Over the weekend, the SPCA’s Wildlife Team was alerted to a young seal on Strand Beach being harassed by the public. The team went to assist and moved the young seal to a safe place a little farther down the coast where it can rest and recover.

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Why not leave it where it is?

The Cape’s fur seals have a challenging time whenever there are rough sea conditions. Strong waves frequently wash young fur seals away from their colony rocks, where they have little chance of safely rejoining the colony.

They have no choice but to swim to shore, which could be many kilometres away. The seal will eventually wash up on the shore, worn out and in need of rest. Unfortunately, this usually results in them coming into contact with beachgoers who might not comprehend that the animal is simply attempting to rest and regain its strength before returning to the sea in an effort to locate its colony.

A common misconception is that the animal is stranded and needs assistance returning to the water. Some people will attempt to “help” by either dragging it back into the water, splashing water on it, letting their off-leash dogs chase it, or, worse, attempting to take a cute seal selfie with it. None of these actions is done with any consideration for the welfare of the animal.

What this animal really needs is to be left alone until trained help can arrive

It’s best to give any seal you see on the beach a wide berth because it might be exhausted, hungry, or sick. Make sure children are kept far away and that dogs are leashed (even a tired seal can deliver a nasty bite when feeling threatened or cornered).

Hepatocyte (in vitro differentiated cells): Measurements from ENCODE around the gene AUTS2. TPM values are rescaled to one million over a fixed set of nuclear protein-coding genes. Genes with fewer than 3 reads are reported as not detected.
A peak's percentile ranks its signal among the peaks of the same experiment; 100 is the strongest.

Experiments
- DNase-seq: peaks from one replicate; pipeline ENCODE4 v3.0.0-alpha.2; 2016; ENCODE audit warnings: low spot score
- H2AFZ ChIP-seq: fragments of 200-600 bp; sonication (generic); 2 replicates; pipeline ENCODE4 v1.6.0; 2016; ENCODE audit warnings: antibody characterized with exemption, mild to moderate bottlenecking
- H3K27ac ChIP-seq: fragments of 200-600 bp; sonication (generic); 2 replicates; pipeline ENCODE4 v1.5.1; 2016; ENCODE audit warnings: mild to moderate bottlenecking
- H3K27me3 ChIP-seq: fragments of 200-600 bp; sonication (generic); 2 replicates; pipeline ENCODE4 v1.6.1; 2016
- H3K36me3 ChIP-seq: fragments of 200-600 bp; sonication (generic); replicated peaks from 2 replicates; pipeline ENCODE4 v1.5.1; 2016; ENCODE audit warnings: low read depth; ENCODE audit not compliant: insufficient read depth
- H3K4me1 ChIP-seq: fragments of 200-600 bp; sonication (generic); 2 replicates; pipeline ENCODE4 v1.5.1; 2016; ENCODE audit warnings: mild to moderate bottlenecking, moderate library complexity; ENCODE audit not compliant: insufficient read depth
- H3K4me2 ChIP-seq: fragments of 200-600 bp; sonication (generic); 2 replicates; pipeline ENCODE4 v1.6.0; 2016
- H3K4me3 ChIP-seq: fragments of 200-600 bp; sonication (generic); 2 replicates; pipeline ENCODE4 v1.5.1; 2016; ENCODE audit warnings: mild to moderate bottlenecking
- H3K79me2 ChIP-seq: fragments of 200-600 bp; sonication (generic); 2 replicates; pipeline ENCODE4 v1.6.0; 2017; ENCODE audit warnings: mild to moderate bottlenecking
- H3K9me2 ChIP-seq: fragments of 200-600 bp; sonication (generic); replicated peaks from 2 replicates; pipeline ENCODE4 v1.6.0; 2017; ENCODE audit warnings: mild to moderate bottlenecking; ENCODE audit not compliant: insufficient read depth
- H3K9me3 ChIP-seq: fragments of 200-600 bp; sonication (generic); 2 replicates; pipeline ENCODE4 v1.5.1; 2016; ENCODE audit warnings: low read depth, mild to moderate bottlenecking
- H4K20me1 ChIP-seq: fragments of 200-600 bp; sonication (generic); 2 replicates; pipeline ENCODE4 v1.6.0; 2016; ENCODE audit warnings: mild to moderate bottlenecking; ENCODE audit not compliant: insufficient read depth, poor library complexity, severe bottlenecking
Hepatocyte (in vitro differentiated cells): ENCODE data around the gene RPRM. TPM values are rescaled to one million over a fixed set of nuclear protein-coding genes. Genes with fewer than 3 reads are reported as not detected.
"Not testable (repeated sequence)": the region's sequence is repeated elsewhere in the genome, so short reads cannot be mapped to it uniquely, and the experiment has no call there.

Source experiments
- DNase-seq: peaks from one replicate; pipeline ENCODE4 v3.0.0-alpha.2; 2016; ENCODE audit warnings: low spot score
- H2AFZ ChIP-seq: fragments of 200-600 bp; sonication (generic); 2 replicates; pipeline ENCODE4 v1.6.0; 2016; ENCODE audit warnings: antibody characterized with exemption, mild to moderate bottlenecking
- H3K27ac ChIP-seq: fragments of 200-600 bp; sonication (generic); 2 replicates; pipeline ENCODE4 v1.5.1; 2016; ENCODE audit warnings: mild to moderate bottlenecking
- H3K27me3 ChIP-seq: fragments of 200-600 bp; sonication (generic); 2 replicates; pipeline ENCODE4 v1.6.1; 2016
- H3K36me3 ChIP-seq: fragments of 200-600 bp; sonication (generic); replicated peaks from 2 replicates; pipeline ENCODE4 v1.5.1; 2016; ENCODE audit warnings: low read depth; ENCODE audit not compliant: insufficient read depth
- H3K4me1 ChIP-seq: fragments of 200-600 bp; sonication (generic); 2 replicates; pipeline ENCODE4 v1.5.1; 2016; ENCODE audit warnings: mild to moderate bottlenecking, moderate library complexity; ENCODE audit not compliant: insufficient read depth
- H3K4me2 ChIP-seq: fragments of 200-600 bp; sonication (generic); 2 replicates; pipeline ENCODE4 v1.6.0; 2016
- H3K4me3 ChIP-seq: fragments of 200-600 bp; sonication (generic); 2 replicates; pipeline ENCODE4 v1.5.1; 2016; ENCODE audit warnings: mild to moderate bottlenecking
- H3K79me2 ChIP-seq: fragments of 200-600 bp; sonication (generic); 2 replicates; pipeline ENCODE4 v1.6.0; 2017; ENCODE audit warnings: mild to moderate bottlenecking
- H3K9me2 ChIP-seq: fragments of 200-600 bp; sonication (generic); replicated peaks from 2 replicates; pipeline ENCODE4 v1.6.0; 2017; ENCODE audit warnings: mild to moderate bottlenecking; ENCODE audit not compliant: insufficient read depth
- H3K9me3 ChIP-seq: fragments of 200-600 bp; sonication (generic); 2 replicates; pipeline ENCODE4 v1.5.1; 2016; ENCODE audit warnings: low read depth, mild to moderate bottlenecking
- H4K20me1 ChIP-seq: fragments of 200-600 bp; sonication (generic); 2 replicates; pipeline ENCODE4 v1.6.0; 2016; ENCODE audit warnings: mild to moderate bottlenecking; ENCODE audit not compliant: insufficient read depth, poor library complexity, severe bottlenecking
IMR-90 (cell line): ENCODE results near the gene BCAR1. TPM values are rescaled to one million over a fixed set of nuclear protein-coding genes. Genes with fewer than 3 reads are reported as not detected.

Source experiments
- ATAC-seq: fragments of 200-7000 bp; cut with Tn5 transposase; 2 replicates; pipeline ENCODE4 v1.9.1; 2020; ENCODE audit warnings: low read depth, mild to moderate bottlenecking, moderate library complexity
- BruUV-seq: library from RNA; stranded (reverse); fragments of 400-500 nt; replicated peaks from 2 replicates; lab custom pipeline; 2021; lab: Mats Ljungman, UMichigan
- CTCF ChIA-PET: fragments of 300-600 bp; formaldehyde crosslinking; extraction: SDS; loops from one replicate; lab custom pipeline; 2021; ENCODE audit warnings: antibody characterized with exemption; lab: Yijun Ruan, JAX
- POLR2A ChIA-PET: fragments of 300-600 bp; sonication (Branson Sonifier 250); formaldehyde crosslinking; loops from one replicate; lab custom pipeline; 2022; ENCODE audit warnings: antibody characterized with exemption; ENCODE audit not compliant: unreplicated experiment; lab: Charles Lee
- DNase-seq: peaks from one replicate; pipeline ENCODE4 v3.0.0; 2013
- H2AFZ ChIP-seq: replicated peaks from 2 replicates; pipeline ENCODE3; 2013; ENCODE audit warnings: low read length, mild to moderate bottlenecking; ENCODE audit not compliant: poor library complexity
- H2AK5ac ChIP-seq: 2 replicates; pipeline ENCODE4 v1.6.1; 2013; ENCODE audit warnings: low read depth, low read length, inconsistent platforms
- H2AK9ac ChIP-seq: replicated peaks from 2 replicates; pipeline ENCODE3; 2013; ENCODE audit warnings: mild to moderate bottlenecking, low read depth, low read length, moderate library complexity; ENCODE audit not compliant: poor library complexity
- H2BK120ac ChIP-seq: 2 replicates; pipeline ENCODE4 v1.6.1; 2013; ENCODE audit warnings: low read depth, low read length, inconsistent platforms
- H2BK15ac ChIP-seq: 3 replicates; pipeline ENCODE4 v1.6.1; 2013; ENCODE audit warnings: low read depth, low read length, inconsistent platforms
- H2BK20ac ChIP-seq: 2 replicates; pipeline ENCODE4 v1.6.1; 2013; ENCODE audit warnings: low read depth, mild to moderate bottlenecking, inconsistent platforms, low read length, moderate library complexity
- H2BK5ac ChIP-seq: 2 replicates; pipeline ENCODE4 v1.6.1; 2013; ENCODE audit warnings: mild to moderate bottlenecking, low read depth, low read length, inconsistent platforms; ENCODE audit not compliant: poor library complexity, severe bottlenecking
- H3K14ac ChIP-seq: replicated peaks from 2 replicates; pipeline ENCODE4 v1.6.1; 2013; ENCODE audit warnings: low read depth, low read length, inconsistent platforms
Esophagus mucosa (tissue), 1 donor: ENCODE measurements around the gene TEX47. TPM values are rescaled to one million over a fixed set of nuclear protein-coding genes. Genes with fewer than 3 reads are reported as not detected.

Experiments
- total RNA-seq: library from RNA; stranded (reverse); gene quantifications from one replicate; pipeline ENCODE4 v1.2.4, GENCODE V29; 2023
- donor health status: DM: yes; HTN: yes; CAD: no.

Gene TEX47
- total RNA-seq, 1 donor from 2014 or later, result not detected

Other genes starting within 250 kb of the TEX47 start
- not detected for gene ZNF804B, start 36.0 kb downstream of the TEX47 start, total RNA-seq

Call your nearest SPCA, and the correct help will be sent.

Beached seals: What should you do?

In order to digest their food and regain their strength, seals spend a lot of time outside of the water. A beached seal could simply be resting, and there may not necessarily be anything wrong – so do not approach it under any circumstances.

Here are some signs to watch out for if you come across a seal that you believe is in distress:

  • Malnutrition: Visible ribs, hips, and neck and/or wrinkled skin.
  • Sick: Coughing, sneezing, or noisy, rapid breathing; possibly thick mucus coming from the nose; wounds or swellings, particularly on the flippers; cloudy eyes; or thick mucus around them.
  • Entanglement: Caught in heavy commercial gear such as fishing lines, nets or wires.

SPCA contact details:

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Picture: Screenshot: Cape of Good Hope SPCA / Facebook












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